620 Tasting Notes

80
drank Choco Chou by Camellia Sinensis
620 tasting notes

Wow, this one went out with a bang!

I remember never being ‘wowed’ by this tea in the past, it never came across as chocolatey to me. But this time, remembering my past grievances, I upped the brewing time and temperature a little and boy did it make a difference! Now the heavenly chocolate scent as it’s brewing actually translates to the drinking! The sip is all pu, a little earthy but smooth and with a hint of richness which may be coming from the chocolate, and then the aftertaste is just like you’ve taken a bite of a fancy dark chocolate bar, but without the sweetness! I can’t believe that this is the same tea I’ve previously rated at 64, the change in steeping parameters has transformed it into a tea I might actually consider purchasing in the future, and it’s making me want to place an order with Camellia! I usually avoid chocolate teas, but this is making me reconsider…

Sipdown 175/397

Preparation
Boiling 5 min, 0 sec 1 tsp 7 OZ / 207 ML

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89

I had planned to start off my morning with a cup of DAVIDsTEA’s Pumpkin Chai, but when I woke up this morning and opened the curtains the weather was just so utterly glorious that I had to pick out a suitably summery tea to match the day. This is a refreshing, relaxing tea I’ve always loved and I thought of it straight away. It definitely hit the spot, and even my mam really enjoyed this one! Spearmint and white tea up front in the sip, with a lingering green tea and jasmine aftertaste, I bet this would make a fantastic cold brew. As we edge more into summer weather here I’m tempted to try it.

I just went and found my original tasting note on this tea to compare how I felt then to how I do now, and it was written at quite a hard time in my life, and I was using Steepster as a sort of free therapy (which tea still is to me!). It’s difficult reading about the difficulties I had then and being transported back to that feeling of helplessness, but at the same time it feels good to realise how far I’ve came, even if I still have a ways to go. My fantastic boyfriend has definitely been the biggest change in my life. He believes in me more than anyone else ever has, and I know it was him who gave me the strength to believe in myself and go back to university to finish my degree, which is what I’m doing now. I have a new outlook on life, new aims and a new career goal and for the first time in a long time I feel like I’m working towards a specific goal in my life rather than wandering through it aimlessly. I’ve stopped comparing myself to others and learned to just focus on me. I wasn’t expecting all that self-reflection this morning, but I guess that’s what this tea brings out in me! And yes, my feelings about the tea are still the same, even though it was a very small proportion of the tasting note! Maybe next time I write about this tea I’ll manage to do it without getting deep…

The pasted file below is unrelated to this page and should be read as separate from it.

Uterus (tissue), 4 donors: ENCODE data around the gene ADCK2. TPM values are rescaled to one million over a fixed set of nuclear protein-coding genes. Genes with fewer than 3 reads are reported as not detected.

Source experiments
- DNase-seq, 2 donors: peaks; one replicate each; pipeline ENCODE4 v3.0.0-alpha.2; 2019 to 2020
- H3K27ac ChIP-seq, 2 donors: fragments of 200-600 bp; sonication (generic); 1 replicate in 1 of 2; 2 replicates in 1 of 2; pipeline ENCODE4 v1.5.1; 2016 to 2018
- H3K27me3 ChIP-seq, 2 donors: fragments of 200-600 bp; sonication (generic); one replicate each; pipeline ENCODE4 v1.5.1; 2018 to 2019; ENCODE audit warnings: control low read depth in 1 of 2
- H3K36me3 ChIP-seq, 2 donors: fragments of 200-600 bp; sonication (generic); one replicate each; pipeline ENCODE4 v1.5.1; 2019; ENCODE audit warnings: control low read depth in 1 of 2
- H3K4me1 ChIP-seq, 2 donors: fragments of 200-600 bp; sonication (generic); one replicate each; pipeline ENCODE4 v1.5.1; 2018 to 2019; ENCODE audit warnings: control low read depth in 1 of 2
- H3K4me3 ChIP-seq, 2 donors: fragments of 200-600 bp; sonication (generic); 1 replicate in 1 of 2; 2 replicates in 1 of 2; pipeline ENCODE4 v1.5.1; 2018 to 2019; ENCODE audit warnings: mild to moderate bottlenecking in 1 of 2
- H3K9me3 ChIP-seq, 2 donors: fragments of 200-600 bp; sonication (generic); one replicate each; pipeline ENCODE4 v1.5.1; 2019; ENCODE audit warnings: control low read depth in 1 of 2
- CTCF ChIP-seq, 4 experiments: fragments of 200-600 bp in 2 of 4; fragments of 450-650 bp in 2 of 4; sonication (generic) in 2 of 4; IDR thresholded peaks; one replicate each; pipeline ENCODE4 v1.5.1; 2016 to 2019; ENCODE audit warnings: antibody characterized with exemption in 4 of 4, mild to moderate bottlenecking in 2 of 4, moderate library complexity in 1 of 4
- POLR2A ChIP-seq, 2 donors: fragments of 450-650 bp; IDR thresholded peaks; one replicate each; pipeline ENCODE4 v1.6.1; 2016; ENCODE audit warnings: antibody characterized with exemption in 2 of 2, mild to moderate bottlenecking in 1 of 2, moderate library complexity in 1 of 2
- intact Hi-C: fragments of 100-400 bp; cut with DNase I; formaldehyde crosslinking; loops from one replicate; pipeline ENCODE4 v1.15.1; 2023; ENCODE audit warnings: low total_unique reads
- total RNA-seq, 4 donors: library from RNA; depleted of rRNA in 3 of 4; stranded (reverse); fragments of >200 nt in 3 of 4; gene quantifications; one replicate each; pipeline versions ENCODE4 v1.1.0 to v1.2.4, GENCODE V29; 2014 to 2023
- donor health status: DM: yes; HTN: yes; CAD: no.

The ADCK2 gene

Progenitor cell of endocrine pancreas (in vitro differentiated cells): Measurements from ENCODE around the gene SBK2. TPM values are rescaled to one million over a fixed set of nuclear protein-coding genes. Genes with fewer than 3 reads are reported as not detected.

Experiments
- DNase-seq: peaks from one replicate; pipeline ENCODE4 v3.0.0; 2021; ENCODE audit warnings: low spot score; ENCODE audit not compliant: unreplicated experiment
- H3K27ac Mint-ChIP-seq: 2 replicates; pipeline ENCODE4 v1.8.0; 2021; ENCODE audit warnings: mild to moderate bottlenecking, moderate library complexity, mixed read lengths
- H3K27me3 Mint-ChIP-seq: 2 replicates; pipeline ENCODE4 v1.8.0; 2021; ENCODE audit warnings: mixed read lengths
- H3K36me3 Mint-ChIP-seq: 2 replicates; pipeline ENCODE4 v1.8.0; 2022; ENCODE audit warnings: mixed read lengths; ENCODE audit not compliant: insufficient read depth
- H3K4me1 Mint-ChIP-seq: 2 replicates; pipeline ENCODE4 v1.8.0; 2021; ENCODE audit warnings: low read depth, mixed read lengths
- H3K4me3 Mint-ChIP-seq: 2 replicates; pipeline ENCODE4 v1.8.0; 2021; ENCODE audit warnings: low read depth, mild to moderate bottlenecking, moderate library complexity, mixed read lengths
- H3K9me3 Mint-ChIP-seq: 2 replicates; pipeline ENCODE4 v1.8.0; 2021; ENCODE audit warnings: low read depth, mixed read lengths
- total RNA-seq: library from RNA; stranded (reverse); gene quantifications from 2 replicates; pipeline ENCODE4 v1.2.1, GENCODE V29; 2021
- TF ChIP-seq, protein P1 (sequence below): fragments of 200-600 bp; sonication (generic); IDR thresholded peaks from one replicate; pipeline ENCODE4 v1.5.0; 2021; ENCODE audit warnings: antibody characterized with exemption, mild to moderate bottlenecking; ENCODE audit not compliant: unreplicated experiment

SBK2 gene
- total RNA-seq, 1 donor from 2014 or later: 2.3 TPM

Preparation
180 °F / 82 °C 3 min, 0 sec 2 tsp 16 OZ / 473 ML
tea-sipper

I’m glad things are better for you now than they were. :D And this is definitely one of the teas I think of when I think of SUMMER.

Nattie

Thank you! I hadn’t even realised things were so much better now until I looked back on my old notes. It kind of crept up on me! (: And yes, I think this is a tea I’ll always keep around for that reason. As soon as the sunny weather hits I think of it immediately!

ashmanra

Nattie: get deep all you want! What a wonderful encouragement to read your note! May things continue to just go up and up and better and better for you!

gmathis

No secret that we love it here as much for the therapy as we do for the tea :)

Nattie

@Ashmanra – Thank you so much! It’s nice to have people here who care <3

Nattie

@Gmathis – I think the two go hand in hand (:

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59

I received this in a swap with Janelle a long time back, and it’s always lacked the chocolatiness I crave every time I brew it up. Chocolate isn’t usually a flavour I go for in tea, mostly because it never actually tastes as chocolatey as I want it to, but I have to say that this one disappoints me less than most. The scent is so strongly chocolate that each time I inhale I think it’s going to be better than it is, but sadly the taste doesn’t live up to what the scent promises. It is more chocolate than cocoa butter, which I appreciate, and it’s not too artificial-tasting either, and if I had had this in the prime of its life and overleafed more maybe I would have liked it better. It really is one of the better chocolate teas I’ve tried, though I prefer a black tea with natural chocolate notes, like the Laoshan black. Making allowances for the age of the tea and the fact that I had to slightly underleaf this time around – it’s my final cup – I suppose the chocolate is sort of kinda thereish. I just wish it tasted as good as it smelled!

Sipdown 174/397.

Preparation
Boiling 4 min, 0 sec 1 tsp 8 OZ / 236 ML
gmathis

Della Terra did the dessert teas very, very well.

Nattie

Yes, I really liked their Lime Chiffon.

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93